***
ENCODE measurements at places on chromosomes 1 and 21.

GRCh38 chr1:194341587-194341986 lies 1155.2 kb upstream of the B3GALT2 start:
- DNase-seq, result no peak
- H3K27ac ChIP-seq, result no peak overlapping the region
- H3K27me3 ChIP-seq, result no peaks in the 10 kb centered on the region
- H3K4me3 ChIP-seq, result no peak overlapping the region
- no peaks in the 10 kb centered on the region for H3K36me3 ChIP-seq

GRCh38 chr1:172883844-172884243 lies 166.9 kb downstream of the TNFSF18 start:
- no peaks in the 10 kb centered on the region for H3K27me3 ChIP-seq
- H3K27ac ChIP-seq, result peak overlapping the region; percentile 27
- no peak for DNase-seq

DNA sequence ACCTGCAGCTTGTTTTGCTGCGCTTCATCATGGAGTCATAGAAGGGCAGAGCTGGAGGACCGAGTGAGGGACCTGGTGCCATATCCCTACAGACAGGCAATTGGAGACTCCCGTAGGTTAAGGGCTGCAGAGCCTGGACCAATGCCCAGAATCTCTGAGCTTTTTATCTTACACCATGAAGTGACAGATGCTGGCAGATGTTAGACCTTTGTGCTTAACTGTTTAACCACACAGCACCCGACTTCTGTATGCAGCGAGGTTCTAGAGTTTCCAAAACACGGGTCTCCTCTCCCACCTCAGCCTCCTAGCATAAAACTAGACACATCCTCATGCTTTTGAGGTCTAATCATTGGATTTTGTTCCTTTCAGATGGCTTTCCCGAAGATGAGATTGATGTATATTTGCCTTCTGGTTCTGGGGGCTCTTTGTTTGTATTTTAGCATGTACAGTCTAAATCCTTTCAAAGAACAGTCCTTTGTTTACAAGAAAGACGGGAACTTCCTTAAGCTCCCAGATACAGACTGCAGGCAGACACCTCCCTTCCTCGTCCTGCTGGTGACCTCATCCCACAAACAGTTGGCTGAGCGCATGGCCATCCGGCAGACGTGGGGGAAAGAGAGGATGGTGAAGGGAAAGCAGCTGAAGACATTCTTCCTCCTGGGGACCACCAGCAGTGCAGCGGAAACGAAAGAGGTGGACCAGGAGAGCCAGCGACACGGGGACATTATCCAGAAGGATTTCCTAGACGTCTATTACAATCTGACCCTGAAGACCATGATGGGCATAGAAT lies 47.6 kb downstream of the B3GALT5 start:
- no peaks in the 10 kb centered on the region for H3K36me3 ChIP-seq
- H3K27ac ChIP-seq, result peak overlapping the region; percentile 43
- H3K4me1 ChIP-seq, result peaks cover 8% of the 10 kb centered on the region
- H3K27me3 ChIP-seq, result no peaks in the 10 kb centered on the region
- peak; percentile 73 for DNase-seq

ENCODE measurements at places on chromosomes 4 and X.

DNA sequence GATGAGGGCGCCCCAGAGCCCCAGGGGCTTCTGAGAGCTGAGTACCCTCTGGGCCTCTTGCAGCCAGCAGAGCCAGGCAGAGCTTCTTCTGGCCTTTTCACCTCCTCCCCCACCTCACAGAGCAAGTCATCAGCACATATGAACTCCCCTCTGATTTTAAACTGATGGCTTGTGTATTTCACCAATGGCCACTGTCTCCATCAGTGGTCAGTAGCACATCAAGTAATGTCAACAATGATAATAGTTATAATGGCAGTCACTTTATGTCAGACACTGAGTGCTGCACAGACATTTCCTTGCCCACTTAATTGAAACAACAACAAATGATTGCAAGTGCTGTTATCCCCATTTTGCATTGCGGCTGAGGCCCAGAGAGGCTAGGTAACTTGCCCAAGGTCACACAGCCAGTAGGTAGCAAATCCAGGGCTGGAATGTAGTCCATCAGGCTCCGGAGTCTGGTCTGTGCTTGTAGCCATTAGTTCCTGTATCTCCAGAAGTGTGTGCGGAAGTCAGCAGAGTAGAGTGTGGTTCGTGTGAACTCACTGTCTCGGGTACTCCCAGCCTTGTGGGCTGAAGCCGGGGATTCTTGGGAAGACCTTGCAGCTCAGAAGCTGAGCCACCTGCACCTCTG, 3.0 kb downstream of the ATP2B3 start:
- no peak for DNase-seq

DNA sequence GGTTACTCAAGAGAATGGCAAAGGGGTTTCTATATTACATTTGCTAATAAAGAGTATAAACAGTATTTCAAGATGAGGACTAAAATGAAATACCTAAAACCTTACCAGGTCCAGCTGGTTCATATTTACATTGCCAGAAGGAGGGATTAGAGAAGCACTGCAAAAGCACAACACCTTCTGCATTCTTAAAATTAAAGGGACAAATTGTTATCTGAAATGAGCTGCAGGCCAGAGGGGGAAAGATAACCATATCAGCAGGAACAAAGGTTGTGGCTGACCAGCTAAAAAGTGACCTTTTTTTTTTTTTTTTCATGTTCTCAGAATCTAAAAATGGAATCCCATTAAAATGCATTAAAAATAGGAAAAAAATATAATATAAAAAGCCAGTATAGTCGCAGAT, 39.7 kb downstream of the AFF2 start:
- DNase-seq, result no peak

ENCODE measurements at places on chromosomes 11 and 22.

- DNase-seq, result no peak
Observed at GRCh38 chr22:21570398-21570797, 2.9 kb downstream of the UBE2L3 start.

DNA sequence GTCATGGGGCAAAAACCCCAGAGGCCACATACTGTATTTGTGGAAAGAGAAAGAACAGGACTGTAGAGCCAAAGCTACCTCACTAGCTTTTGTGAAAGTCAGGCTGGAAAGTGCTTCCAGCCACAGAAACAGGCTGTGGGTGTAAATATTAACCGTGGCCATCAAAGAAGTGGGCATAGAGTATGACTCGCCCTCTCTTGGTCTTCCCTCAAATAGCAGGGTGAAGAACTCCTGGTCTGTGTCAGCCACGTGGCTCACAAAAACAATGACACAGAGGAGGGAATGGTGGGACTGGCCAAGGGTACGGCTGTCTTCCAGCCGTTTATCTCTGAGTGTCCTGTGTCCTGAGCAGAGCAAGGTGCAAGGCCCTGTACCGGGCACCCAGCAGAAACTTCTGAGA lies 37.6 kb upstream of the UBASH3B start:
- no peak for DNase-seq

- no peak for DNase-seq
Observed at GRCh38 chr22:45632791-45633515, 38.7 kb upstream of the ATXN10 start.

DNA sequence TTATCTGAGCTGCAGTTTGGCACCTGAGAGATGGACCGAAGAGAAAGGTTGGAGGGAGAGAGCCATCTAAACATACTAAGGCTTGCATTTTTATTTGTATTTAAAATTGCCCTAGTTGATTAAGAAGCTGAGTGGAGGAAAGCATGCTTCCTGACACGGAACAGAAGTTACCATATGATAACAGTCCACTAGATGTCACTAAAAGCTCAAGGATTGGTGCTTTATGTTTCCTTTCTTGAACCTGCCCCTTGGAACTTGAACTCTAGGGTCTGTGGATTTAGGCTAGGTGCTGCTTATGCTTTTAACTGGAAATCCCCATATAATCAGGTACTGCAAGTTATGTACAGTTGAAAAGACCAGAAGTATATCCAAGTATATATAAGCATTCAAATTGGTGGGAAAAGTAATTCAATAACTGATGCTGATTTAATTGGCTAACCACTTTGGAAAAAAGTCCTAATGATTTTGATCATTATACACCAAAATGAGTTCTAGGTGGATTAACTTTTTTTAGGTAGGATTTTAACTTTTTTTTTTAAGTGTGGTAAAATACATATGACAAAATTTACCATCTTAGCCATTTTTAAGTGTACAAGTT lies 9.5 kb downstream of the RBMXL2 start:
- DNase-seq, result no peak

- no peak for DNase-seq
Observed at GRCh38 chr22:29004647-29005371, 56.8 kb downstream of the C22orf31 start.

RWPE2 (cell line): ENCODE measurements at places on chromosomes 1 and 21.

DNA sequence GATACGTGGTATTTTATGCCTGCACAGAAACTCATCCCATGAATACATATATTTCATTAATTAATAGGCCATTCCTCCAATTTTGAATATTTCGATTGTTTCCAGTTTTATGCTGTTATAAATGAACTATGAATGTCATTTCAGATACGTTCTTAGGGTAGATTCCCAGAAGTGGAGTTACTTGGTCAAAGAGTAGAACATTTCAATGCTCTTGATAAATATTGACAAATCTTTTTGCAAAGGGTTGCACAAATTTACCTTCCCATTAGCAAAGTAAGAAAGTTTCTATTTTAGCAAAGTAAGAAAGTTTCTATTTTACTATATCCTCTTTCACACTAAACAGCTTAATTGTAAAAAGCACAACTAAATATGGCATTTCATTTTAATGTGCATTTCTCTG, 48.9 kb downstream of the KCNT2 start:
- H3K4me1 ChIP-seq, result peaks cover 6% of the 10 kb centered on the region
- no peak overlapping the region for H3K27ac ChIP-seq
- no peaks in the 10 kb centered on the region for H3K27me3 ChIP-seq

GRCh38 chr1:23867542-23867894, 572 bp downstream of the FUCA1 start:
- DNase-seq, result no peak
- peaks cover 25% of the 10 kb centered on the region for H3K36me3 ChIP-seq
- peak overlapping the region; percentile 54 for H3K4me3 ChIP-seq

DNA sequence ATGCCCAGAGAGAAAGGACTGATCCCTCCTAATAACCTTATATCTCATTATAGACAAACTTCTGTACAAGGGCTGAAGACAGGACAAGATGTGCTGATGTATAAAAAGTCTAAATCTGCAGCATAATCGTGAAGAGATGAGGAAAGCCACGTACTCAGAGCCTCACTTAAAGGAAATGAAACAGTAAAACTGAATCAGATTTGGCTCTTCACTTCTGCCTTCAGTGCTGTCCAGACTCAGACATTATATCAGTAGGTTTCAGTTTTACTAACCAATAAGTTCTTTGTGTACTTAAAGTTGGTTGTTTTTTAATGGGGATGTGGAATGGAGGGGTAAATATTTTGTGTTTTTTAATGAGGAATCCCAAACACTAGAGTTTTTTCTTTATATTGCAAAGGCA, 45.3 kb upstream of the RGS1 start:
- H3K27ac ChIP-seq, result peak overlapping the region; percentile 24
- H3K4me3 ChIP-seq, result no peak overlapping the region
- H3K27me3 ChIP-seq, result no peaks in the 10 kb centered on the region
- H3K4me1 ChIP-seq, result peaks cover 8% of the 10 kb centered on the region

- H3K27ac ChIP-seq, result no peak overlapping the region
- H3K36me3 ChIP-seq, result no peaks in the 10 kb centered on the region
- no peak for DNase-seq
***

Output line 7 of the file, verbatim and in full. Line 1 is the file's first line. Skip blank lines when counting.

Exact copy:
- no peaks in the 10 kb centered on the region for H3K36me3 ChIP-seq